Men, is it better this way? Better with Dylan Mulvaney in a bathtub of bubbles posing as a spokesperson for an all-American beer?
If you're a guy, a man's man, isn't that commercial the epitome of what cultural castration looks like? And doesn’t it make you sick?
My husband Chris thought profoundly about this subject earlier this week, and persuasively suggested that today's men have been castrated. Or are at least at risk for the procedure.
This castration started with the dependable, doltish, Disney dad. A bumbling fool who could barely string a sentence together. But it didn't stop there.
It's only gotten worse with Mulvaney, who was aghast that no one was excited to see his mug plastered on their beer.
It’s also closer to home. Here, in Alabama. Did you notice the mass castration event which has smacked our statehouse?
During this legislation session, a handful of duly elected leaders — men we sent to get stuff done — refuse. Repeatedly.
Instead of working for us, these men choose to bow in terrified obeisance to their overlords. These overlords, aka lobbyists, use neutered officials to do their bidding. Officials who, instead of bucking wildly against a dirty political system, graze gently in the field, chewing only on pre-approved cud.
The week's events at the capital perfectly demonstrate the results of this mass castration.
Alabamians want an anti-ESG — environmental, social, and governance — bill passed.
We know that ESG is failing worldwide, but our officials don’t seem to. They went along with companies like Regions Financial and let their pushback remove a sane, anti-ESG bill.
Or consider the issue of the Alabama state health officer. He ran roughshod over our lives during three horrific Covid years and is still using the Alabama Department of Public Health to push the clot shot. Despite efforts, our elected officials are still unable to provide meaningful accountability in this area. At least not yet. Which means never.
And it just gets better! Our elected officials are also unable and unwilling to deal with school choice. They're kicking it from one committee to the next, unable to tell us the truth: they don't want school choice because it doesn't pay to give up power and control of our schools.
And so, in their castrated glory, they mask all of it under a thin veil of morality.
Canadian psychologist Jordan Peterson talked about this recently, and his comments were so accurate for what's happening in Montgomery that it took my breath away.
Speaking of Frederick Nietzsche and his critique of traditional morality, Peterson said that "most of what passes for morality isn't morality, it's just cowardice. It's not that I'm a good person or don't hurt you. It's that I'm afraid to hurt you." This enables individuals to "mask [their] essential fear and cowardice in the guise of morality.”
Isn't that what's happened? People are too afraid to say what's happening, partly because they've been neutered, trained to cower instead of kickback. Why won't they offer meaningful discussion? Why won't they defend their reasoning? Why won't they step out from behind their facade?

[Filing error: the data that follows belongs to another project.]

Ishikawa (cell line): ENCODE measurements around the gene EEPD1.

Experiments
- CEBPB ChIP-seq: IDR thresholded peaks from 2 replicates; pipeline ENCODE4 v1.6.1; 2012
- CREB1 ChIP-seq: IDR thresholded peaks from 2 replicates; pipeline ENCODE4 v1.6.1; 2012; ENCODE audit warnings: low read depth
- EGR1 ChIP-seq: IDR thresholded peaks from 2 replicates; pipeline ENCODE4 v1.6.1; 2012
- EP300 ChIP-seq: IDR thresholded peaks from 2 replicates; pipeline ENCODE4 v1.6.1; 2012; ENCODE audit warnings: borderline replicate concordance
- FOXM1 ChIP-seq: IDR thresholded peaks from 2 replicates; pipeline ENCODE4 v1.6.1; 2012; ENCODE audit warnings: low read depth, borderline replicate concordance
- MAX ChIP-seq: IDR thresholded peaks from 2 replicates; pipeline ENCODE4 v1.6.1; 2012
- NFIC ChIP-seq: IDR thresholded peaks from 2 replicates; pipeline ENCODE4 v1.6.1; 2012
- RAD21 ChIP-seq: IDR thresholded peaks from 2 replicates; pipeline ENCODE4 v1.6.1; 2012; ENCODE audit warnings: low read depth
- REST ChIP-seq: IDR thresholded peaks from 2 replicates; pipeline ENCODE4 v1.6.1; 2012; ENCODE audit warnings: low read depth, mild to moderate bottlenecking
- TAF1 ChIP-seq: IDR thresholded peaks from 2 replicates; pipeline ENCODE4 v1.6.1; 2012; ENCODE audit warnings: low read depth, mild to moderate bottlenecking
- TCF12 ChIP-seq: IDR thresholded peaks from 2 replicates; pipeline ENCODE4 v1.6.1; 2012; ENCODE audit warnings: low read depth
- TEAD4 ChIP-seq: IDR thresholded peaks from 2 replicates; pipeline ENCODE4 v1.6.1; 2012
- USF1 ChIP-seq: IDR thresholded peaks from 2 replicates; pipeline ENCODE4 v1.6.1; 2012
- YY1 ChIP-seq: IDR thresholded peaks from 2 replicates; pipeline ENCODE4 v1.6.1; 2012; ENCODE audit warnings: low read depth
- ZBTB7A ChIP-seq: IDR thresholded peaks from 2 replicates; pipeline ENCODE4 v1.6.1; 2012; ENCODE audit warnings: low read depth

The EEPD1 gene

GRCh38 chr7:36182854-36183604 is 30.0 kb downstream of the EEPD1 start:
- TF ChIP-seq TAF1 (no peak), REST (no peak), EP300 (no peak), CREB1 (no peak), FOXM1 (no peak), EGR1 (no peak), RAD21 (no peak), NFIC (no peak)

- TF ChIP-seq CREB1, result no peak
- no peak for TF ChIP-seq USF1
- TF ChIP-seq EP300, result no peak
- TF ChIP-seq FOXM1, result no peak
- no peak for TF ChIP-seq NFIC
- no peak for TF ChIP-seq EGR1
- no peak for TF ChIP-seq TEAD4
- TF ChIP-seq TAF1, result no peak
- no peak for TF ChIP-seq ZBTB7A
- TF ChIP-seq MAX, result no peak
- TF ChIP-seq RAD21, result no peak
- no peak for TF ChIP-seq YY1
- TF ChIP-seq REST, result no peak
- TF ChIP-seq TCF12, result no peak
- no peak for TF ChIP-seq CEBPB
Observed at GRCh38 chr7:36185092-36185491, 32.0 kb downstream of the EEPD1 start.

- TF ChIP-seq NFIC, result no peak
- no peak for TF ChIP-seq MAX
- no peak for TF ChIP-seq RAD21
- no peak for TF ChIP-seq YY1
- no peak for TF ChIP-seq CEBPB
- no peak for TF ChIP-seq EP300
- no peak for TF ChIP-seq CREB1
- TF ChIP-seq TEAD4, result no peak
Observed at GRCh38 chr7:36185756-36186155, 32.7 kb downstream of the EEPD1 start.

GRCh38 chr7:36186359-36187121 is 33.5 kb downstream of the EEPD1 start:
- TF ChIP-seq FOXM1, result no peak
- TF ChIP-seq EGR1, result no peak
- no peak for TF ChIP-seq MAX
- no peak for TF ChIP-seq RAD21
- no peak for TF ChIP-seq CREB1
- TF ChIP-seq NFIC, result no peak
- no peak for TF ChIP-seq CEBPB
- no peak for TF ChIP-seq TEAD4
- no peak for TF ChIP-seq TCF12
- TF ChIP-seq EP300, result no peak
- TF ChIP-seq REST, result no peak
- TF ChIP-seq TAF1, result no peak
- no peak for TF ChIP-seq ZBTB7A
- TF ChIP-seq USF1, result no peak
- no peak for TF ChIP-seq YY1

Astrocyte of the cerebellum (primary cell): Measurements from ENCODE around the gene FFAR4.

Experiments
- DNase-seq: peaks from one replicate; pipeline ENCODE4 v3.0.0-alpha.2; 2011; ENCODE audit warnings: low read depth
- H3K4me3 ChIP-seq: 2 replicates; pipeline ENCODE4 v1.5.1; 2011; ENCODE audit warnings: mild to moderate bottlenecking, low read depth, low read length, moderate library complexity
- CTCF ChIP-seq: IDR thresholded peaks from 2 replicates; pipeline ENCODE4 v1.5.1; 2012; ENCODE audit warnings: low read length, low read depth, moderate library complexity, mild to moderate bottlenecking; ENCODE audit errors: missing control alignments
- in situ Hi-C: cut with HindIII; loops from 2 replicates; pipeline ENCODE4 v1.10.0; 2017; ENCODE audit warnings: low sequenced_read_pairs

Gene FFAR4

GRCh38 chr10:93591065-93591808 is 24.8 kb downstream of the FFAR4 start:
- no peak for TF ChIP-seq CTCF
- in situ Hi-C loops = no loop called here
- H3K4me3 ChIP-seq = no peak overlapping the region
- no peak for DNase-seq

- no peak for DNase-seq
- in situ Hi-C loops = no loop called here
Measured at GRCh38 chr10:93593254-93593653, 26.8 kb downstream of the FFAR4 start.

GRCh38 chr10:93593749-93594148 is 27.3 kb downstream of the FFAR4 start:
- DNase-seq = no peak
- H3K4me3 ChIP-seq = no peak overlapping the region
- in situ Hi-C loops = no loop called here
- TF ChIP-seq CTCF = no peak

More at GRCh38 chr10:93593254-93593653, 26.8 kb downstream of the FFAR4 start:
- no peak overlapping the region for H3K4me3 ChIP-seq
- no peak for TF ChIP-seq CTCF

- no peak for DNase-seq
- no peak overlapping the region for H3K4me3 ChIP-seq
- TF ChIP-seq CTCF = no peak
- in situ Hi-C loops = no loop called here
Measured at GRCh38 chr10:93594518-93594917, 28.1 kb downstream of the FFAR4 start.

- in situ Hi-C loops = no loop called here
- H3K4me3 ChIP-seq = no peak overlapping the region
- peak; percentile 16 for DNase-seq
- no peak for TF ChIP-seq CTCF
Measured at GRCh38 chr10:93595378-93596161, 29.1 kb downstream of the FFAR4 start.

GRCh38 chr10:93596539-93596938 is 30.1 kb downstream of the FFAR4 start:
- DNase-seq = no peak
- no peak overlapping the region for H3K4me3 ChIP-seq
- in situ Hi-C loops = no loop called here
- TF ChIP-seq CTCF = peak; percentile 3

It's because they can't. They've lost their ability.
But we know that real men, true leaders, don't cower. They stick around even when death is in the offing.
Consider what Japanese men did during the Fukushima nuclear disaster in March 2011, as told on the podcast series, “Against the Odds.”
The Tōhoku earthquake — the most powerful ever recorded in Japan — and subsequent tsunami damaged the nuclear plant's emergency generators, causing it to lose power. The nuclear accident that followed was the worst since the 1986 Chernobyl disaster.
When the Fukushima nuclear complex leaders discovered the dire situation, they gave workers the option to leave. Instead, 200 men, operating in groups of 50, volunteered to stay behind at their stations despite the horrific danger.
Where are men like that today? Are there any left in our state capital?
I'm not sure. But I hope that some will soon recover their backbone.
Even if not, there is still good news: We know fighters on the outside. Men like my husband and yours. Men whose work fills the pages of this platform. Men who work hard, day in and day out — non-castrated fellows who refuse to cower like too many others in our capital or Hollywood. These men do what's difficult because it's right.
We see you — men like the men of old. Men who know the better way. Warriors, all. Battling for the kingdom and, in turn, for our culture.
We can't count on our leaders. But it's a good thing that we can count on you.
Keep it up.
Amie Beth Shaver is a speaker, writer and media commentator. Her column appears every Wednesday in 1819 News. Shaver served on the Alabama GOP State Executive Committee, was a candidate for State House District 43 and spokeswoman for Allied Women.
The views and opinions expressed here are those of the author and do not necessarily reflect the policy or position of 1819 News. To comment, please send an email with your name and contact information to [email protected].